7.4 Code style

7.4.1 Handling errors

As a general rule, you should always try to continue computations, even if there is some kind of error. When the program stops, it is often very hard for a user to pinpoint what part of the input causes an error. Finding the culprit is much easier if there is some viewable output.

So functions and methods do not return errorcodes, they never crash, but report a programming_error and try to carry on.

7.4.2 Languages

C++ and Python are preferred. Python code should use PEP 8.

7.4.3 Filenames

Definitions of classes that are only accessed via pointers (*) or references (&) shall not be included as include files.


        ".hh"   Include files
             ".cc"      Implementation files
             ".icc"     Inline definition files
             ".tcc"     non inline Template defs

   in emacs:

             (setq auto-mode-alist
                   (append '(("\\.make$" . makefile-mode)
                        ("\\.cc$" . c++-mode)
                        ("\\.icc$" . c++-mode)
                        ("\\.tcc$" . c++-mode)
                        ("\\.hh$" . c++-mode)
                        ("\\.pod$" . text-mode)

The class Class_name is coded in ‘class-name.*’

7.4.4 Indentation

Standard GNU coding style is used. In emacs:

             (add-hook 'c++-mode-hook
                  '(lambda() (c-set-style "gnu")

If you like using font-lock, you can also add this to your ‘.emacs’:

             (setq font-lock-maximum-decoration t)
             (setq c++-font-lock-keywords-3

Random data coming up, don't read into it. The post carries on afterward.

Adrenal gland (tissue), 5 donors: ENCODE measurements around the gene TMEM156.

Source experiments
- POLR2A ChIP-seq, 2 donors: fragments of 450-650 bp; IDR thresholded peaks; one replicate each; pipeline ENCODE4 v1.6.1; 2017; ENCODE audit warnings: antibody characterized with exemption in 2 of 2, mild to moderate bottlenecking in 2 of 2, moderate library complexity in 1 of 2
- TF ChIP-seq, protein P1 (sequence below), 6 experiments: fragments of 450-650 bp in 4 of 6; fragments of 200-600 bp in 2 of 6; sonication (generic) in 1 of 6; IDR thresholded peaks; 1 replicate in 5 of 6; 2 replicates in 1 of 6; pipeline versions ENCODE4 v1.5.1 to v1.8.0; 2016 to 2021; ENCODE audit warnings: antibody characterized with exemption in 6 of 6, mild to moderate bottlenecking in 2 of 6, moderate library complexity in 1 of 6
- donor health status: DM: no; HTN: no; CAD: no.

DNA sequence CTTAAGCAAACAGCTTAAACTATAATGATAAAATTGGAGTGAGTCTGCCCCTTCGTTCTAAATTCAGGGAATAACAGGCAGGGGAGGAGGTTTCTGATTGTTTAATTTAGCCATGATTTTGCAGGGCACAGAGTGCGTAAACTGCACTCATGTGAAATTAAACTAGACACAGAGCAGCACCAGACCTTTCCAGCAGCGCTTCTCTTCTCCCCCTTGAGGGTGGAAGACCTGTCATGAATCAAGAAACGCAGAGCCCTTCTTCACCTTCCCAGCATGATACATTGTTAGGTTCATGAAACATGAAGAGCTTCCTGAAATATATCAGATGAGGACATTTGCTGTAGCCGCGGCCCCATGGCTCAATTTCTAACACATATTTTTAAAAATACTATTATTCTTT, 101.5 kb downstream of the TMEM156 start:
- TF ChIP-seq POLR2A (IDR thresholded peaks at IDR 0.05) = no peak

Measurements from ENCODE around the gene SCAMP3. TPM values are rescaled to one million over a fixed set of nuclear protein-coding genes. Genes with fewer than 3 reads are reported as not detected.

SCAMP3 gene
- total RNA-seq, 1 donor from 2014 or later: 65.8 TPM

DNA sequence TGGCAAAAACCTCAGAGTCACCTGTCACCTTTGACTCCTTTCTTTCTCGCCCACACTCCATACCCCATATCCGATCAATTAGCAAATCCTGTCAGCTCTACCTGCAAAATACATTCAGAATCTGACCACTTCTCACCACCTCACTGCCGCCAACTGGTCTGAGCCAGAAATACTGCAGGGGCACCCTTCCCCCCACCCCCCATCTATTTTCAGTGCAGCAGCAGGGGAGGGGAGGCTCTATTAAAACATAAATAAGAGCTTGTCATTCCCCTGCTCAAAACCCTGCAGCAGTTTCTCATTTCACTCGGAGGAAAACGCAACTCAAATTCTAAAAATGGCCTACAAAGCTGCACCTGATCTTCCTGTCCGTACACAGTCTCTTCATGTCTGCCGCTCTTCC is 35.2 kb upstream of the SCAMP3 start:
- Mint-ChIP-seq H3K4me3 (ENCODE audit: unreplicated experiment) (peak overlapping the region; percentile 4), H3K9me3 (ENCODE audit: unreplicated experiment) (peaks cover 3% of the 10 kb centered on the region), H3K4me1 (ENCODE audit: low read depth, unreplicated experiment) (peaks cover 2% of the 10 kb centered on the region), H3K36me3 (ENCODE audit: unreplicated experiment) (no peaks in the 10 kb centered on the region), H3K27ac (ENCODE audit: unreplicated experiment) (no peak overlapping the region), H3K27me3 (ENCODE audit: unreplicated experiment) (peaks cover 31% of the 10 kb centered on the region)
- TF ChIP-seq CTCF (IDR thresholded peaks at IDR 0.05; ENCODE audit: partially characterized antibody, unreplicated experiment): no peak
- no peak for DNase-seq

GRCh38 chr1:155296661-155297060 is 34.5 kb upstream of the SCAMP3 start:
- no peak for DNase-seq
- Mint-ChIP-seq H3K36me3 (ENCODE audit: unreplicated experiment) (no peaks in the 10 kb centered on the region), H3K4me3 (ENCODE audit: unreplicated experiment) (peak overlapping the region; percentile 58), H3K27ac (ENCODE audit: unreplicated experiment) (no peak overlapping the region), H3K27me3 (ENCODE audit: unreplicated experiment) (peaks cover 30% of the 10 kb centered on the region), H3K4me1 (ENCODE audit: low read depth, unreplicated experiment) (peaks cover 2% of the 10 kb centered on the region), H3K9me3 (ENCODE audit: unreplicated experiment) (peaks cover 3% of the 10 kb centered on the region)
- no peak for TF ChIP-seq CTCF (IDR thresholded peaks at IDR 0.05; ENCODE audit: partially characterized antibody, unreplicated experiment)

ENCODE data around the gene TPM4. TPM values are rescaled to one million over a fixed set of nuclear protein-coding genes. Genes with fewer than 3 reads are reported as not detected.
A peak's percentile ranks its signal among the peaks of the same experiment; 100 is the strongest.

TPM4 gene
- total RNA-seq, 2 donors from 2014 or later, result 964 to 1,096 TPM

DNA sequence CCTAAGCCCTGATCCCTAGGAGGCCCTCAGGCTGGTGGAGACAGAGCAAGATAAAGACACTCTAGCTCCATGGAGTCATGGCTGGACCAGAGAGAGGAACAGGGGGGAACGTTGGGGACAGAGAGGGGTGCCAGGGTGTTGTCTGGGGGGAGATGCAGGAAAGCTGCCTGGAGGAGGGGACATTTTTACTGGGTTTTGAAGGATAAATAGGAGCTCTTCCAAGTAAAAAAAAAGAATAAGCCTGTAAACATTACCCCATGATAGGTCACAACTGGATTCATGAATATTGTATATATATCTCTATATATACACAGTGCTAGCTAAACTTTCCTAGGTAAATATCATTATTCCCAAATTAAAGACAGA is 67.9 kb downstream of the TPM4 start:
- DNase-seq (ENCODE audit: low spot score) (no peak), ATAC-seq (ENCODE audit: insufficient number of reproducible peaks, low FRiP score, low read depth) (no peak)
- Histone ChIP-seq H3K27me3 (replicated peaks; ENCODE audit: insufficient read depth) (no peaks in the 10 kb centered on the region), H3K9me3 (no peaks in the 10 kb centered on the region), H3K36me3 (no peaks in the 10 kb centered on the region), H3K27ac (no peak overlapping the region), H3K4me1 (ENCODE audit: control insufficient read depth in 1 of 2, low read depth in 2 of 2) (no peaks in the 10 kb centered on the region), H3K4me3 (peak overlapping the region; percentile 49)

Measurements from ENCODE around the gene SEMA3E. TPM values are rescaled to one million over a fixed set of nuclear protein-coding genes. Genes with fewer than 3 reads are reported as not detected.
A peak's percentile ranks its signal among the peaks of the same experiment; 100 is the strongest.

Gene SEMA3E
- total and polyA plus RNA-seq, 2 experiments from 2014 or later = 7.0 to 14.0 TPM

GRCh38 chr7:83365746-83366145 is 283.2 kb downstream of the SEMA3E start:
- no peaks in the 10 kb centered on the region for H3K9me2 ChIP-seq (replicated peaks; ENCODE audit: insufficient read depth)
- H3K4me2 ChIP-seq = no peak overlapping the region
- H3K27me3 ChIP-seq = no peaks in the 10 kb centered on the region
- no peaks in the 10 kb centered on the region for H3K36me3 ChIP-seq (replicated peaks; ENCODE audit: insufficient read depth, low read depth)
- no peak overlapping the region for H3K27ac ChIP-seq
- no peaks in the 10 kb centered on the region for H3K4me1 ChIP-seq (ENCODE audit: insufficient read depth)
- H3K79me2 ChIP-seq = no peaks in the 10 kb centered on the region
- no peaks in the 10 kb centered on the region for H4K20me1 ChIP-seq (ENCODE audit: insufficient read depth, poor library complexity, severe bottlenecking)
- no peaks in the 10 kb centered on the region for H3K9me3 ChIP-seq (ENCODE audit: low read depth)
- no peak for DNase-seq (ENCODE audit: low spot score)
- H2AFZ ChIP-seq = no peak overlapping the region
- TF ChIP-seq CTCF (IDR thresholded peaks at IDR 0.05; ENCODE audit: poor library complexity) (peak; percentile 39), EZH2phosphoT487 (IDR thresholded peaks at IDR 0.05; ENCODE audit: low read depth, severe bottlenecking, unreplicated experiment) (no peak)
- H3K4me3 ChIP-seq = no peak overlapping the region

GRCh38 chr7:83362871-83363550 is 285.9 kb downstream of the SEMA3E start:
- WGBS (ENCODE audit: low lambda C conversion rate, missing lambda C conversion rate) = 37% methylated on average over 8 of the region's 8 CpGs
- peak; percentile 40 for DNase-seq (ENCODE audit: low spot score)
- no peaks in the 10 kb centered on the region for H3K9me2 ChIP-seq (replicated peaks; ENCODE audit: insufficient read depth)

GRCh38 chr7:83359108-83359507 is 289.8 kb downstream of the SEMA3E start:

'(("\\b\\(a-zA-Z_?+_\\)\\b" 1 font-lock-variable-name-face) ("\\b\\(A-Z?+a-z_?+\\)\\b" 1 font-lock-type-face))

7.4.5 Classes and Types


7.4.6 Members

Member variable names end with an underscore:

     Type Class::member_

7.4.7 Macros

Macro names should be written in uppercase completely.

7.4.8 Broken code

Do not write broken code. This includes hardwired dependencies, hardwired constants, slow algorithms and obvious limitations. If you can not avoid it, mark the place clearly, and add a comment explaining shortcomings of the code.

We reject broken-in-advance on principle.

7.4.9 Naming

7.4.10 Messages

Messages need to follow Localization.

7.4.11 Localization

This document provides some guidelines for programmers write user messages. To help translations, user messages must follow uniform conventions. Follow these rules when coding for LilyPond. Hopefully, this can be replaced by general GNU guidelines in the future. Even better would be to have an English (en_BR, en_AM) guide helping programmers writing consistent messages for all GNU programs.

Non-preferred messages are marked with ‘+’. By convention, ungrammatical examples are marked with ‘*’. However, such ungrammatical examples may still be preferred.

Contributor’s Guide